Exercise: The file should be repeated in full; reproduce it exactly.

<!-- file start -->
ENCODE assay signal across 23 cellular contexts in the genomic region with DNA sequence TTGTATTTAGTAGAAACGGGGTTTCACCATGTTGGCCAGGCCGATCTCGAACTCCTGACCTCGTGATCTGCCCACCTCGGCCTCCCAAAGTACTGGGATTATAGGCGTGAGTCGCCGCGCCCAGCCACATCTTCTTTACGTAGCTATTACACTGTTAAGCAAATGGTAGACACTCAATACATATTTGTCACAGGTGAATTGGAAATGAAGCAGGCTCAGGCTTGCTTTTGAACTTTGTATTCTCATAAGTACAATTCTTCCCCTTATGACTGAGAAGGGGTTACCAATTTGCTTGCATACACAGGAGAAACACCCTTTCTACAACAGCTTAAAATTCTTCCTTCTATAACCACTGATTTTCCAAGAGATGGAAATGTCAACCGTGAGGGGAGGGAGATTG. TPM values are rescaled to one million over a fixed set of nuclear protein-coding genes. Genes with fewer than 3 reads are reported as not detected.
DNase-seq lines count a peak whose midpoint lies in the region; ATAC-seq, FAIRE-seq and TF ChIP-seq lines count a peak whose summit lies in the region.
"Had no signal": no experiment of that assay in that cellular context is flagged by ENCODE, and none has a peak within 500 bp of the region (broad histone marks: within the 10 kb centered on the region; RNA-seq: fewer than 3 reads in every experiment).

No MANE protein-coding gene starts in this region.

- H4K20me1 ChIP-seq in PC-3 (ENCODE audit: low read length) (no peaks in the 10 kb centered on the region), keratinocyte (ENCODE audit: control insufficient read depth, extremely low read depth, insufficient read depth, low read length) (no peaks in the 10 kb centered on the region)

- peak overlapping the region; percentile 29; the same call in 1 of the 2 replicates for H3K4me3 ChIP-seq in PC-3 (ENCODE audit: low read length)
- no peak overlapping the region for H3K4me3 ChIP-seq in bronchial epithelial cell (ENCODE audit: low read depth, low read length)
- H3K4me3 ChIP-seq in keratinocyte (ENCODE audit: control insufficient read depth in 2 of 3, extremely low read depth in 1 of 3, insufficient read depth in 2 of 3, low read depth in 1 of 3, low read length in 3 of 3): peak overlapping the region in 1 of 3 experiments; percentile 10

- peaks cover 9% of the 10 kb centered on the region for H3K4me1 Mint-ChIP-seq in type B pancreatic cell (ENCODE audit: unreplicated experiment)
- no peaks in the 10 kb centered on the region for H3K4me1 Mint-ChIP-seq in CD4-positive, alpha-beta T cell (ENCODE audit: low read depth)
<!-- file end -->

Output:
ENCODE assay signal across 23 cellular contexts in the genomic region with DNA sequence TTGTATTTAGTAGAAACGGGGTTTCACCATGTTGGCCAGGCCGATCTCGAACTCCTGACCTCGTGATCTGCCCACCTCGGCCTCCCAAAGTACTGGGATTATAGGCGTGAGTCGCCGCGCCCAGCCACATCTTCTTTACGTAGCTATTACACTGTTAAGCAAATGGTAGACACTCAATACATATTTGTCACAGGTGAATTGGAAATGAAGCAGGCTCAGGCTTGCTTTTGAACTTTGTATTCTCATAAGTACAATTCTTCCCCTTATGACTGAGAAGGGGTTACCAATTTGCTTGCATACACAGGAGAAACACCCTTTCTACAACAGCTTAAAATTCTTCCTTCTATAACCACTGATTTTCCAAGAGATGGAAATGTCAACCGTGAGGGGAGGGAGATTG. TPM values are rescaled to one million over a fixed set of nuclear protein-coding genes. Genes with fewer than 3 reads are reported as not detected.
DNase-seq lines count a peak whose midpoint lies in the region; ATAC-seq, FAIRE-seq and TF ChIP-seq lines count a peak whose summit lies in the region.
"Had no signal": no experiment of that assay in that cellular context is flagged by ENCODE, and none has a peak within 500 bp of the region (broad histone marks: within the 10 kb centered on the region; RNA-seq: fewer than 3 reads in every experiment).

No MANE protein-coding gene starts in this region.

- H4K20me1 ChIP-seq in PC-3 (ENCODE audit: low read length) (no peaks in the 10 kb centered on the region), keratinocyte (ENCODE audit: control insufficient read depth, extremely low read depth, insufficient read depth, low read length) (no peaks in the 10 kb centered on the region)

- peak overlapping the region; percentile 29; the same call in 1 of the 2 replicates for H3K4me3 ChIP-seq in PC-3 (ENCODE audit: low read length)
- no peak overlapping the region for H3K4me3 ChIP-seq in bronchial epithelial cell (ENCODE audit: low read depth, low read length)
- H3K4me3 ChIP-seq in keratinocyte (ENCODE audit: control insufficient read depth in 2 of 3, extremely low read depth in 1 of 3, insufficient read depth in 2 of 3, low read depth in 1 of 3, low read length in 3 of 3): peak overlapping the region in 1 of 3 experiments; percentile 10

- peaks cover 9% of the 10 kb centered on the region for H3K4me1 Mint-ChIP-seq in type B pancreatic cell (ENCODE audit: unreplicated experiment)
- no peaks in the 10 kb centered on the region for H3K4me1 Mint-ChIP-seq in CD4-positive, alpha-beta T cell (ENCODE audit: low read depth)